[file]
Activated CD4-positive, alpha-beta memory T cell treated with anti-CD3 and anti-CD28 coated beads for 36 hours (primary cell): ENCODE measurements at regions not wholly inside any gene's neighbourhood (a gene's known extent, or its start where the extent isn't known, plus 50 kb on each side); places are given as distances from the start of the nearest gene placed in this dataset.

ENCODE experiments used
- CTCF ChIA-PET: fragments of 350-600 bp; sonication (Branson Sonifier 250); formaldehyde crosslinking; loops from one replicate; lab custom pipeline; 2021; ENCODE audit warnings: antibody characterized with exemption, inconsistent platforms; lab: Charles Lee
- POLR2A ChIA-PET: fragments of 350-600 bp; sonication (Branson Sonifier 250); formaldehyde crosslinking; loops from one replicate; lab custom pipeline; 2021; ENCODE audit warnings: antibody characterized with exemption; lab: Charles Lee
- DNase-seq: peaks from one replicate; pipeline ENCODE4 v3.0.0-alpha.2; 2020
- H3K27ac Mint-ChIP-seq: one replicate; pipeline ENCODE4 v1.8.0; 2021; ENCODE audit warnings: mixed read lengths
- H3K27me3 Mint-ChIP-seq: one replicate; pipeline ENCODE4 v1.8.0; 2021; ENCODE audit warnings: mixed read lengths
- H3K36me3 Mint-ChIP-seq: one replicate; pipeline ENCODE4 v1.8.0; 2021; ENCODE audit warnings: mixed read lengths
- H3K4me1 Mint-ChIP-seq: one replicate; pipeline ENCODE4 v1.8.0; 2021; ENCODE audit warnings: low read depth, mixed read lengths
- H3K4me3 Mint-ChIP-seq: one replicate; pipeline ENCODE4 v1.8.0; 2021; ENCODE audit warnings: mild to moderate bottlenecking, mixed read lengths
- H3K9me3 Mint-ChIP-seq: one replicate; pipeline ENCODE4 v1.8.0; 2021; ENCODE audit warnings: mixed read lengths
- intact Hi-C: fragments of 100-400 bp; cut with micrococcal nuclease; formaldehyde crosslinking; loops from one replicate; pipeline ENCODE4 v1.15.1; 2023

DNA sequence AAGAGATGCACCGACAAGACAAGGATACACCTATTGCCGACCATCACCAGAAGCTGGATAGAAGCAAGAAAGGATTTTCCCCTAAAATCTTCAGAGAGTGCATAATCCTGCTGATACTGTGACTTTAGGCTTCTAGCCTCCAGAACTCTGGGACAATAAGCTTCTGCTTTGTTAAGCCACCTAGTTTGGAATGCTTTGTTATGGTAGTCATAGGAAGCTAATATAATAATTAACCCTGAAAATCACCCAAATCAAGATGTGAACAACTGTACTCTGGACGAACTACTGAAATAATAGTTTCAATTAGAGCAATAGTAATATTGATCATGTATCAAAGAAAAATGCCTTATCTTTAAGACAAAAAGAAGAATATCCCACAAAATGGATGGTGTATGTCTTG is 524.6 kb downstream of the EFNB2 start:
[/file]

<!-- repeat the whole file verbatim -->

Activated CD4-positive, alpha-beta memory T cell treated with anti-CD3 and anti-CD28 coated beads for 36 hours (primary cell): ENCODE measurements at regions not wholly inside any gene's neighbourhood (a gene's known extent, or its start where the extent isn't known, plus 50 kb on each side); places are given as distances from the start of the nearest gene placed in this dataset.

ENCODE experiments used
- CTCF ChIA-PET: fragments of 350-600 bp; sonication (Branson Sonifier 250); formaldehyde crosslinking; loops from one replicate; lab custom pipeline; 2021; ENCODE audit warnings: antibody characterized with exemption, inconsistent platforms; lab: Charles Lee
- POLR2A ChIA-PET: fragments of 350-600 bp; sonication (Branson Sonifier 250); formaldehyde crosslinking; loops from one replicate; lab custom pipeline; 2021; ENCODE audit warnings: antibody characterized with exemption; lab: Charles Lee
- DNase-seq: peaks from one replicate; pipeline ENCODE4 v3.0.0-alpha.2; 2020
- H3K27ac Mint-ChIP-seq: one replicate; pipeline ENCODE4 v1.8.0; 2021; ENCODE audit warnings: mixed read lengths
- H3K27me3 Mint-ChIP-seq: one replicate; pipeline ENCODE4 v1.8.0; 2021; ENCODE audit warnings: mixed read lengths
- H3K36me3 Mint-ChIP-seq: one replicate; pipeline ENCODE4 v1.8.0; 2021; ENCODE audit warnings: mixed read lengths
- H3K4me1 Mint-ChIP-seq: one replicate; pipeline ENCODE4 v1.8.0; 2021; ENCODE audit warnings: low read depth, mixed read lengths
- H3K4me3 Mint-ChIP-seq: one replicate; pipeline ENCODE4 v1.8.0; 2021; ENCODE audit warnings: mild to moderate bottlenecking, mixed read lengths
- H3K9me3 Mint-ChIP-seq: one replicate; pipeline ENCODE4 v1.8.0; 2021; ENCODE audit warnings: mixed read lengths
- intact Hi-C: fragments of 100-400 bp; cut with micrococcal nuclease; formaldehyde crosslinking; loops from one replicate; pipeline ENCODE4 v1.15.1; 2023

DNA sequence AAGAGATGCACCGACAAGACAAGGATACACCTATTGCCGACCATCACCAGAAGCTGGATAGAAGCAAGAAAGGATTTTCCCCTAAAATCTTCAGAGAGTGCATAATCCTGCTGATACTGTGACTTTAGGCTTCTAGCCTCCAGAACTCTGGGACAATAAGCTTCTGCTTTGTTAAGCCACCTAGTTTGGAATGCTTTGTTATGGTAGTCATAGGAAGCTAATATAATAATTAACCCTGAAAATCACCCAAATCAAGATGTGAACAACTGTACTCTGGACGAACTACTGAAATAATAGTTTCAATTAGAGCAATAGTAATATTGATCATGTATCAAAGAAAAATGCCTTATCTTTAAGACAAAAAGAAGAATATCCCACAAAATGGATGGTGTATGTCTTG is 524.6 kb downstream of the EFNB2 start: